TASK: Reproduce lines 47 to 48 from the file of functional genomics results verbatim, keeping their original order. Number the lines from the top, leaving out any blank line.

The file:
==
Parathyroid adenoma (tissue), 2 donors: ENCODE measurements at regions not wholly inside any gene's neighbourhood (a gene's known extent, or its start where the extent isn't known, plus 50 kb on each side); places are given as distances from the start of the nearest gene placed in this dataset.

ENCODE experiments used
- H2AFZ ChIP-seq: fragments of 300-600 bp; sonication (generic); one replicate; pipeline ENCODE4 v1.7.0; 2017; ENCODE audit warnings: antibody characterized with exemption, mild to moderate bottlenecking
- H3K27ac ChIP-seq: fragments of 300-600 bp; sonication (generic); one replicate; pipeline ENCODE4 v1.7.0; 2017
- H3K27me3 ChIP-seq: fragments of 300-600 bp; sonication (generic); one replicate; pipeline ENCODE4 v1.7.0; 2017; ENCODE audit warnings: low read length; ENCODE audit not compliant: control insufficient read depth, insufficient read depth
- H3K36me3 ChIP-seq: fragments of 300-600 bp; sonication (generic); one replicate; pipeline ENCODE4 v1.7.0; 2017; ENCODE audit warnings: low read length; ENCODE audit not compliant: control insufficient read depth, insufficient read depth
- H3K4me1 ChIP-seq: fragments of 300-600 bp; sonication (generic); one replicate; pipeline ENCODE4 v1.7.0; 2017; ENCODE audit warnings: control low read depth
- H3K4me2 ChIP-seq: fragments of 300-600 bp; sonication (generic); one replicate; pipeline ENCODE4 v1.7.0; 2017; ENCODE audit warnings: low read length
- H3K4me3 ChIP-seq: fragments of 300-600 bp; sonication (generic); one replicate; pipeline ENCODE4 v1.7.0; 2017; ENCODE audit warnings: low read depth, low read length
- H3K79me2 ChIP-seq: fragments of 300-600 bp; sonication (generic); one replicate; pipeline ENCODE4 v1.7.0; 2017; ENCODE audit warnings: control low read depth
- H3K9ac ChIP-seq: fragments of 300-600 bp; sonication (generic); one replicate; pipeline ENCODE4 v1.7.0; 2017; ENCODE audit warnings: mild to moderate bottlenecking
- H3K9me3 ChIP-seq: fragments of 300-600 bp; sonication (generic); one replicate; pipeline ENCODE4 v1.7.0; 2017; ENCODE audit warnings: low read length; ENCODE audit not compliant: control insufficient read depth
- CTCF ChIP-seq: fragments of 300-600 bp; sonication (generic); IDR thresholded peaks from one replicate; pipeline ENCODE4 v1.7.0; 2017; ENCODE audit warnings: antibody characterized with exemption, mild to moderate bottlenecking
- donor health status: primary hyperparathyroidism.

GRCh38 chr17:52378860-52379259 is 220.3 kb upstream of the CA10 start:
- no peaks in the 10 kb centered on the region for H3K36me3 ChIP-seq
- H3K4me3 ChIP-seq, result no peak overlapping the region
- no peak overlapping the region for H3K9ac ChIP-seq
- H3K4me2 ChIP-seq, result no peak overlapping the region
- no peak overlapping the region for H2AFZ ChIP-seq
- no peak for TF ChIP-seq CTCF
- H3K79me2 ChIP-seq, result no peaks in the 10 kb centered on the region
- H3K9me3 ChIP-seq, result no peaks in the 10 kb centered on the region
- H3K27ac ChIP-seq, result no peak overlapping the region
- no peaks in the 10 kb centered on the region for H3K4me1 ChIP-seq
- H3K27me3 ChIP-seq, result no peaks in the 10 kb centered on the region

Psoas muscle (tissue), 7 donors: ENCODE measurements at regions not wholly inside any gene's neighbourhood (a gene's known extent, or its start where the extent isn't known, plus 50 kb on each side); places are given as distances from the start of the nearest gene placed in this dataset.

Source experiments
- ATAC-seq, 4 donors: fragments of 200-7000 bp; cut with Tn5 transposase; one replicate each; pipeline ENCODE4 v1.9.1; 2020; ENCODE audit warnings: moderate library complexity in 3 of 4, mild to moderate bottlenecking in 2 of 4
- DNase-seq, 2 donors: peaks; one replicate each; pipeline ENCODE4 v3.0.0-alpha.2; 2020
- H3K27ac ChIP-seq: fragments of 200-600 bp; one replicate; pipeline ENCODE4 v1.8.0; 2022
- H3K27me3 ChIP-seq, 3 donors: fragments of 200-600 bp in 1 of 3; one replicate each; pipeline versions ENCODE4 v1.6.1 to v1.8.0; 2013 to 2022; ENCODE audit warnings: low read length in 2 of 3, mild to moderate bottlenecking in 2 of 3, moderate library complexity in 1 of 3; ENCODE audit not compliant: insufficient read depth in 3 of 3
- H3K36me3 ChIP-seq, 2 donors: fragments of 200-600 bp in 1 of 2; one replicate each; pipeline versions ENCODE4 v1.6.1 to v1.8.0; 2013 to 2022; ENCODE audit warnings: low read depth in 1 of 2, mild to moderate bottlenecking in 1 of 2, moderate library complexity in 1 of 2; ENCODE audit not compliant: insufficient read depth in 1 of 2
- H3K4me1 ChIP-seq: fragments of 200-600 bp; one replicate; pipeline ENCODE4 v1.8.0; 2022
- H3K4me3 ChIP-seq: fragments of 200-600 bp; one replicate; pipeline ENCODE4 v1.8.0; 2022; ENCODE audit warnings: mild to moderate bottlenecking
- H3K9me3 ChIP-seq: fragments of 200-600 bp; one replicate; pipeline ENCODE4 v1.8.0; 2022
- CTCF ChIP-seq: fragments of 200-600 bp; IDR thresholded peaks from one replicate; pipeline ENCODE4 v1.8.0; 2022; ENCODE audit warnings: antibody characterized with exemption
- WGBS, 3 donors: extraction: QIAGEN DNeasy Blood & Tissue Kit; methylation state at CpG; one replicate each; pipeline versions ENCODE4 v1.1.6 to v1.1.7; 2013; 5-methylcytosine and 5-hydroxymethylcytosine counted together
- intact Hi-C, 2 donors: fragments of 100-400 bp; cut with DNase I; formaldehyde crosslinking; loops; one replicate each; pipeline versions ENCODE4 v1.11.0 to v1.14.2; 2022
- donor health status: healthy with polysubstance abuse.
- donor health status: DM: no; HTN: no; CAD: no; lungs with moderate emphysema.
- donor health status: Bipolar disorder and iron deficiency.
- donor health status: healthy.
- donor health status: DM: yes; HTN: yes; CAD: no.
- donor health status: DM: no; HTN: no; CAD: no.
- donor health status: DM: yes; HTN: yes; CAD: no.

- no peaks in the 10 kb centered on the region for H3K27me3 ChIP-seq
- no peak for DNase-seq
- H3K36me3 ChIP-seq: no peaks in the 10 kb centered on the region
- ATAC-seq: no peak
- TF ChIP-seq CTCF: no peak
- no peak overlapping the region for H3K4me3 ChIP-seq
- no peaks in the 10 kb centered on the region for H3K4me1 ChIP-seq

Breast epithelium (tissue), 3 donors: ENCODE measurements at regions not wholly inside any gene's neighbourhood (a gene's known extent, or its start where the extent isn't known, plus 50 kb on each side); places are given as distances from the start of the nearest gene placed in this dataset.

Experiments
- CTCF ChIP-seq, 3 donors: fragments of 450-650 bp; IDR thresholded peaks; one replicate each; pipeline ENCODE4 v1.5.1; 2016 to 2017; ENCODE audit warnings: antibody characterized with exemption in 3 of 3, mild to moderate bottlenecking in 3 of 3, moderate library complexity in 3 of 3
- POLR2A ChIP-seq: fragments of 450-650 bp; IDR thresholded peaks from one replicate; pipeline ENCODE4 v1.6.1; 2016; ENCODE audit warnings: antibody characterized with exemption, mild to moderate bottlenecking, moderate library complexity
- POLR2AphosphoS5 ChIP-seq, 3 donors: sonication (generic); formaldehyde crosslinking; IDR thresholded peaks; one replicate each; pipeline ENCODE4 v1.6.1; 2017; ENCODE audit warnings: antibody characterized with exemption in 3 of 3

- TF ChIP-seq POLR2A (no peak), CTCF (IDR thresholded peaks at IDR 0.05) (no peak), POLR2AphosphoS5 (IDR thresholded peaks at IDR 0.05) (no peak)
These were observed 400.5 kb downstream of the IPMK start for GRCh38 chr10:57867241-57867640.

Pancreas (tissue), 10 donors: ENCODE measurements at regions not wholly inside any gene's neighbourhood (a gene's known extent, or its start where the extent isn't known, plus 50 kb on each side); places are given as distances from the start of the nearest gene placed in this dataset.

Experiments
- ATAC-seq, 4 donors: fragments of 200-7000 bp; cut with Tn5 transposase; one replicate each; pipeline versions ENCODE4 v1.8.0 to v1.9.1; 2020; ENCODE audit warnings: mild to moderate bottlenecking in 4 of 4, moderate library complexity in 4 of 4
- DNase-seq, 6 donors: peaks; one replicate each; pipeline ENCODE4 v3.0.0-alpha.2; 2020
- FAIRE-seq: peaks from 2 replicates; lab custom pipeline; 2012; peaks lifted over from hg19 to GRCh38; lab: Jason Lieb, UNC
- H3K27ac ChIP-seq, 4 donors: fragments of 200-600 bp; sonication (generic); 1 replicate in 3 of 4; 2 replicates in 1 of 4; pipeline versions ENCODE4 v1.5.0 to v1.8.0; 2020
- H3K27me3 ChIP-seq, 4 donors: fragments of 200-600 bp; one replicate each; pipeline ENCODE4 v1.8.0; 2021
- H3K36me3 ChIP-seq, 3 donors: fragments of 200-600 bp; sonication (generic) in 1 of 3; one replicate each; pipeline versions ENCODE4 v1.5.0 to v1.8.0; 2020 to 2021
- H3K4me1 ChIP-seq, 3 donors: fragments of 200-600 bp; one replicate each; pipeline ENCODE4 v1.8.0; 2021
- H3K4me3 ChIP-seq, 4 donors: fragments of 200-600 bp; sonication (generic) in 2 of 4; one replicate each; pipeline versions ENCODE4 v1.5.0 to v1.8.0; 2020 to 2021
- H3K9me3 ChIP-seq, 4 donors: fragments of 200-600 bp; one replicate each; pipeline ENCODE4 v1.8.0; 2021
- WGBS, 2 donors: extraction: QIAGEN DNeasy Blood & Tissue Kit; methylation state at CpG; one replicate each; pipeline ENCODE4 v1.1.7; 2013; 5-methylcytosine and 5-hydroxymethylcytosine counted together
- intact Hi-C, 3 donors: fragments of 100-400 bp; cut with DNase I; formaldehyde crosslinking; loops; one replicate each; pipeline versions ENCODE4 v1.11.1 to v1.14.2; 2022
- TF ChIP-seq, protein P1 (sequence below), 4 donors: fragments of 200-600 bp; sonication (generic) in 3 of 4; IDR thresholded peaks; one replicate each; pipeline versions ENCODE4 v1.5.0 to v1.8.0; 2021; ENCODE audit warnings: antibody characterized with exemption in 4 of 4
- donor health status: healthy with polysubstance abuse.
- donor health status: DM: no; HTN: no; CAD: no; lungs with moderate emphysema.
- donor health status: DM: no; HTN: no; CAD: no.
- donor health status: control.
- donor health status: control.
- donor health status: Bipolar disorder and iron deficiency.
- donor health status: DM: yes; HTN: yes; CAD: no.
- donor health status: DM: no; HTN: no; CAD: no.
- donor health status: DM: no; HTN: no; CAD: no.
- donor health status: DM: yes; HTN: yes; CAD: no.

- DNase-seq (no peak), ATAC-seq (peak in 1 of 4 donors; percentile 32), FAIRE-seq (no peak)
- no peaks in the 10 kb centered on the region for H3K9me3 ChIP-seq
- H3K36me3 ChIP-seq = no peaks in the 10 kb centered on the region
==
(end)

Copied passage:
- no peaks in the 10 kb centered on the region for H3K27me3 ChIP-seq
- no peak for DNase-seq